|A modern archway greets visitors at the entrance|
|The pond featuring lotus flowers and lily pads|
He started running his own oil company and made his first million two years after he graduated from college.
However Getty's playboy ways (marrying and divorcing five times) didn't impress his father, who only left him $500,000 of the $10 million for his son's inheritance after Getty senior died in 1930.
Nevertheless, Getty Junior did very well for himself, snapping up oil companies during the Great Depression and amalgamating them under the Getty Oil.
|The museum is a replica of a Roman country home|
Then in 1968 he decided to recreate a first- century Roman country house, the Villa dei Papiri that was buried by the eruption of Mount Vesuvius in AD 79. Many of the architectural details are based on elements drawn from other ancient Roman homes in Pompeii, Herculaneum and Stabiae.
The villa houses an extensive art collection of over 1,200 works that are organized by theme, such as Gods and Goddesses, Dionysos and the Theater, and Stories of the Trojan War.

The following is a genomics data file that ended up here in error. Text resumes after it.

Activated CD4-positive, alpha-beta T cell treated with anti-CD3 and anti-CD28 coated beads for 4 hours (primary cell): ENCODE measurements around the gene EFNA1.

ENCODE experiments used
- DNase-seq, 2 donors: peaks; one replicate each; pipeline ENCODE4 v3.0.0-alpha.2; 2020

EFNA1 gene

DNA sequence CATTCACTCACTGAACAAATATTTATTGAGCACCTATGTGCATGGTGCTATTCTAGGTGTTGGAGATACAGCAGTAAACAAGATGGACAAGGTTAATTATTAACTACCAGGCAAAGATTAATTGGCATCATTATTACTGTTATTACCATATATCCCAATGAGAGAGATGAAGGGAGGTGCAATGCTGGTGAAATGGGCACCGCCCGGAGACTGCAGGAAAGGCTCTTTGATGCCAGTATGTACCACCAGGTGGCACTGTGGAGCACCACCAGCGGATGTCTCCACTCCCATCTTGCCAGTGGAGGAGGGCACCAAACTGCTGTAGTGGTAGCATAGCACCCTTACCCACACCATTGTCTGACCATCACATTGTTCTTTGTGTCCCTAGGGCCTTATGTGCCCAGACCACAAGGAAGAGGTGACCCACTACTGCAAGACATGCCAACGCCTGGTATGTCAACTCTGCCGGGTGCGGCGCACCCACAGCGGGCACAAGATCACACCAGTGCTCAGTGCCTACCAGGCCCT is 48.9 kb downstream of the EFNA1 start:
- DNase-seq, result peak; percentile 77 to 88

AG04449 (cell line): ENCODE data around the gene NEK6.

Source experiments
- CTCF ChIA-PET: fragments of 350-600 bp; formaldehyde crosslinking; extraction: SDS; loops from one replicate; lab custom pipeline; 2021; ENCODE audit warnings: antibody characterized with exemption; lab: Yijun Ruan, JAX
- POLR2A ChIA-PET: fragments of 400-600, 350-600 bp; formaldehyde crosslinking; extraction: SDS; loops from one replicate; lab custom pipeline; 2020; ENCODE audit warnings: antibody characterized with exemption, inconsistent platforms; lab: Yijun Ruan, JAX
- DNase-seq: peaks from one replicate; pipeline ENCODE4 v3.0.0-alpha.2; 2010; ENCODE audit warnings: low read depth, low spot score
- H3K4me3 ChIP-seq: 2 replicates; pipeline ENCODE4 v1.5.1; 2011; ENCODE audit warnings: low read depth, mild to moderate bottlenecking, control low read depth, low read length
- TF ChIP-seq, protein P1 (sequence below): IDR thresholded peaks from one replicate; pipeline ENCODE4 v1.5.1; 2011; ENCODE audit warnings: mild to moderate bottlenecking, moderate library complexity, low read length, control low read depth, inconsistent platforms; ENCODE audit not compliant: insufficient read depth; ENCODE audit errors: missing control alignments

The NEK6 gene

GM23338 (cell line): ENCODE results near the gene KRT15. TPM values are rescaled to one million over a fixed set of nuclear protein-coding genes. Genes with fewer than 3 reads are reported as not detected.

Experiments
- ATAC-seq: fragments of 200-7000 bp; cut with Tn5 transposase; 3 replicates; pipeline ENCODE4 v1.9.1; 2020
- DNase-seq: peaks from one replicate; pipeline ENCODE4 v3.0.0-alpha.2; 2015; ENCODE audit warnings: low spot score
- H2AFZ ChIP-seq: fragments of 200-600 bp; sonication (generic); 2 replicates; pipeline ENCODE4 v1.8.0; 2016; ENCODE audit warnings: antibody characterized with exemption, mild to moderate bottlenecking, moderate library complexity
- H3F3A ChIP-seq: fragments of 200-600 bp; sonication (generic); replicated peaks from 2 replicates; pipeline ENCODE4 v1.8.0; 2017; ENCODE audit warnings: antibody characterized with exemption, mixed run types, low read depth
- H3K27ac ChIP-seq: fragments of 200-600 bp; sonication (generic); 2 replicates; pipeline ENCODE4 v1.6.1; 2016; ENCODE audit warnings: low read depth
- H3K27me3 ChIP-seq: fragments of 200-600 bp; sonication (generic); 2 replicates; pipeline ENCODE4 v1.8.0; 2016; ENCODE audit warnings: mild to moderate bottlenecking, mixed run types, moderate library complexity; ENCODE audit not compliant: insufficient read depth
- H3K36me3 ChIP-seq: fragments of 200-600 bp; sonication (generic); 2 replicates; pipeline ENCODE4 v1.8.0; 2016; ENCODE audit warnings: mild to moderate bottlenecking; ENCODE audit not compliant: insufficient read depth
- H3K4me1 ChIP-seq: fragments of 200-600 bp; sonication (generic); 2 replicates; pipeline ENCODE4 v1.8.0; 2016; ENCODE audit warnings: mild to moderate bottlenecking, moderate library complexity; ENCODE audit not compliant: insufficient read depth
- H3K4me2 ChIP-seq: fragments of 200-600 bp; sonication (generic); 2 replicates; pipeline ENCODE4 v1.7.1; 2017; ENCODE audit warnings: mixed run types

|Detail carving of a sarcophagus|
While the villa is impressive, the murals are stiff and tedious; nevertheless, the use of marble is impressive and the gardens beautiful.
Currently on show is a piece called Lion Attacking A Horse from the Capitoline Museums in Rome.
It's a large marble piece of a ferocious lion biting int the backside of a startled horse. The lion's strong claws push the equine down to the ground, signalling its demise.
|Lion Attacking A Horse from the Capitoline Museums, Rome|
Many of the pieces on display are in excellent condition, the graphic illustrations very clear, even if they are on shards.
It's interesting that Getty was so keen on collecting Greek and Roman items -- so much so to build a replica villa to house them all.
Ah the life of the uber wealthy. But we shouldn't complain -- he left $661 million to the museum after his death -- and he was keen to share it with us.
|The Outer Peristyle showcases some bronze statues|
17985 Pacific Coast Highway
(310) 440 7300
The Lion Attacking A Horse is on show until February 4, 2013.